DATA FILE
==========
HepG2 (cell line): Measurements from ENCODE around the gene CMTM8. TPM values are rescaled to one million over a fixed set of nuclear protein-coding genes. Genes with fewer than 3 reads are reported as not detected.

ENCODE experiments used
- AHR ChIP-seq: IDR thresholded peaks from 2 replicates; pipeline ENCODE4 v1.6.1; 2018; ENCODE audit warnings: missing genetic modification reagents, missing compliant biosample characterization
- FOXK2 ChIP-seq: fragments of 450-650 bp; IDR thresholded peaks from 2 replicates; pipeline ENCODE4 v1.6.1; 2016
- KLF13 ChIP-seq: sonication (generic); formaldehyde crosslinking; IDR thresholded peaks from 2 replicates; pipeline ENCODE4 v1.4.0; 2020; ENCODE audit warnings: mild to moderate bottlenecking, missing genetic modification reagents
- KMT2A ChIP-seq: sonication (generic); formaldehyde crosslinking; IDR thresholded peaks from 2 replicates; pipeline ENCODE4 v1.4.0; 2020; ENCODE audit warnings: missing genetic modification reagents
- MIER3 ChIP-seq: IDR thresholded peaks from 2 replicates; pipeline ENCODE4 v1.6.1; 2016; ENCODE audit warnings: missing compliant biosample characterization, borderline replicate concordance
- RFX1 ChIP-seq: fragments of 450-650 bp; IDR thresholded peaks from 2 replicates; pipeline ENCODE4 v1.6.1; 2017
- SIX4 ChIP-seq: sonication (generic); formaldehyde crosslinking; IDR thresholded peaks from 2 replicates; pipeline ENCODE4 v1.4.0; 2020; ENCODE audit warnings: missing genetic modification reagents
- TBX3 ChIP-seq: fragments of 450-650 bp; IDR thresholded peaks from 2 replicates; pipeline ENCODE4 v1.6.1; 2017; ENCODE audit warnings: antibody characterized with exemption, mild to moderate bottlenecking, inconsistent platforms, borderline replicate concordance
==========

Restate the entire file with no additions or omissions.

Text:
HepG2 (cell line): Measurements from ENCODE around the gene CMTM8. TPM values are rescaled to one million over a fixed set of nuclear protein-coding genes. Genes with fewer than 3 reads are reported as not detected.

ENCODE experiments used
- AHR ChIP-seq: IDR thresholded peaks from 2 replicates; pipeline ENCODE4 v1.6.1; 2018; ENCODE audit warnings: missing genetic modification reagents, missing compliant biosample characterization
- FOXK2 ChIP-seq: fragments of 450-650 bp; IDR thresholded peaks from 2 replicates; pipeline ENCODE4 v1.6.1; 2016
- KLF13 ChIP-seq: sonication (generic); formaldehyde crosslinking; IDR thresholded peaks from 2 replicates; pipeline ENCODE4 v1.4.0; 2020; ENCODE audit warnings: mild to moderate bottlenecking, missing genetic modification reagents
- KMT2A ChIP-seq: sonication (generic); formaldehyde crosslinking; IDR thresholded peaks from 2 replicates; pipeline ENCODE4 v1.4.0; 2020; ENCODE audit warnings: missing genetic modification reagents
- MIER3 ChIP-seq: IDR thresholded peaks from 2 replicates; pipeline ENCODE4 v1.6.1; 2016; ENCODE audit warnings: missing compliant biosample characterization, borderline replicate concordance
- RFX1 ChIP-seq: fragments of 450-650 bp; IDR thresholded peaks from 2 replicates; pipeline ENCODE4 v1.6.1; 2017
- SIX4 ChIP-seq: sonication (generic); formaldehyde crosslinking; IDR thresholded peaks from 2 replicates; pipeline ENCODE4 v1.4.0; 2020; ENCODE audit warnings: missing genetic modification reagents
- TBX3 ChIP-seq: fragments of 450-650 bp; IDR thresholded peaks from 2 replicates; pipeline ENCODE4 v1.6.1; 2017; ENCODE audit warnings: antibody characterized with exemption, mild to moderate bottlenecking, inconsistent platforms, borderline replicate concordance